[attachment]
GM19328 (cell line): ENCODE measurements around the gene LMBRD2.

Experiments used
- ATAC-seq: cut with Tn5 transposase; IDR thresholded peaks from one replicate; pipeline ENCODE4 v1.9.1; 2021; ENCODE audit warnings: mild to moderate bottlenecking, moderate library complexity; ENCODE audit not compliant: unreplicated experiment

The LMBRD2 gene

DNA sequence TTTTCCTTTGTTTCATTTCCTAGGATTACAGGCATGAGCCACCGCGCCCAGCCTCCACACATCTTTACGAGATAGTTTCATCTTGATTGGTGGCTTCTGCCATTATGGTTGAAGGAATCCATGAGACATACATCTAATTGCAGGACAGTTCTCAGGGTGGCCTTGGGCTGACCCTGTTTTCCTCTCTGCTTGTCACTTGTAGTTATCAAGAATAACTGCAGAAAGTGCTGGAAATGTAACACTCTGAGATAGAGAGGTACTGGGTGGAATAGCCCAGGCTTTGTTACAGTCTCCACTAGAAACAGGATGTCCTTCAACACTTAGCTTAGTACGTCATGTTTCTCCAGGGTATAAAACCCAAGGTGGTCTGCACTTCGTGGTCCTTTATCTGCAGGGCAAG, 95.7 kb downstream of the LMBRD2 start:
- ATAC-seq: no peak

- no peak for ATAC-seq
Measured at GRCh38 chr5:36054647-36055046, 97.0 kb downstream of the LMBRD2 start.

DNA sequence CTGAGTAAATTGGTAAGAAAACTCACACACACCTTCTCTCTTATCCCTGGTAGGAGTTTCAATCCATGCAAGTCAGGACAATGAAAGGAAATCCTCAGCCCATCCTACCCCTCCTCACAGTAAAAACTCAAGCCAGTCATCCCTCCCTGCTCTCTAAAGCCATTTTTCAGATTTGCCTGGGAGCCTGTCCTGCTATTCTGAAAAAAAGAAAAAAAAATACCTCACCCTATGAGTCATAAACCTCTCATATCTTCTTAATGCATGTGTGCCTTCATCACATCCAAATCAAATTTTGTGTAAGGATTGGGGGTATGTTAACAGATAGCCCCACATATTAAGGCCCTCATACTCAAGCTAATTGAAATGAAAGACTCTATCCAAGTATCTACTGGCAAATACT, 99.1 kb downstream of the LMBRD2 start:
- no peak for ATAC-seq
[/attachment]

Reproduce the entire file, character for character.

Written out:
GM19328 (cell line): ENCODE measurements around the gene LMBRD2.

Experiments used
- ATAC-seq: cut with Tn5 transposase; IDR thresholded peaks from one replicate; pipeline ENCODE4 v1.9.1; 2021; ENCODE audit warnings: mild to moderate bottlenecking, moderate library complexity; ENCODE audit not compliant: unreplicated experiment

The LMBRD2 gene

DNA sequence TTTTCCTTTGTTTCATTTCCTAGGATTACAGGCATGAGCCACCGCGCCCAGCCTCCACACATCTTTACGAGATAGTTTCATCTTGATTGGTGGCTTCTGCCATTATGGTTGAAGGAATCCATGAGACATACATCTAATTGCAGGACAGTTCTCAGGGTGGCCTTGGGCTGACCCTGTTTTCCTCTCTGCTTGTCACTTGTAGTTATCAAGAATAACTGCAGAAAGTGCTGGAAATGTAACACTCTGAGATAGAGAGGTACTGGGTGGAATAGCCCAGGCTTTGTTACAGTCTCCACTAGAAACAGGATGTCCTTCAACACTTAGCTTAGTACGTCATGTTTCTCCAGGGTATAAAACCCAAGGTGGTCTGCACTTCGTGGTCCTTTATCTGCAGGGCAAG, 95.7 kb downstream of the LMBRD2 start:
- ATAC-seq: no peak

- no peak for ATAC-seq
Measured at GRCh38 chr5:36054647-36055046, 97.0 kb downstream of the LMBRD2 start.

DNA sequence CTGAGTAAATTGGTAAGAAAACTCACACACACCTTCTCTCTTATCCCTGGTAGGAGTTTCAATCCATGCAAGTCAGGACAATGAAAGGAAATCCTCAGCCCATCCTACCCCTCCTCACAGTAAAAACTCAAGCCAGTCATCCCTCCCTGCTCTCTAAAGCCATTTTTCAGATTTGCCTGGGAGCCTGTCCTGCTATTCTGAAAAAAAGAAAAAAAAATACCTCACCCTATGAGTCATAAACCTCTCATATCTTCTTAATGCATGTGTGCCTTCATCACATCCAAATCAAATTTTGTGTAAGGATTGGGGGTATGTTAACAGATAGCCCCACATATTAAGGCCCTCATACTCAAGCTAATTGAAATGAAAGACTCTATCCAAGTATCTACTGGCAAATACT, 99.1 kb downstream of the LMBRD2 start:
- no peak for ATAC-seq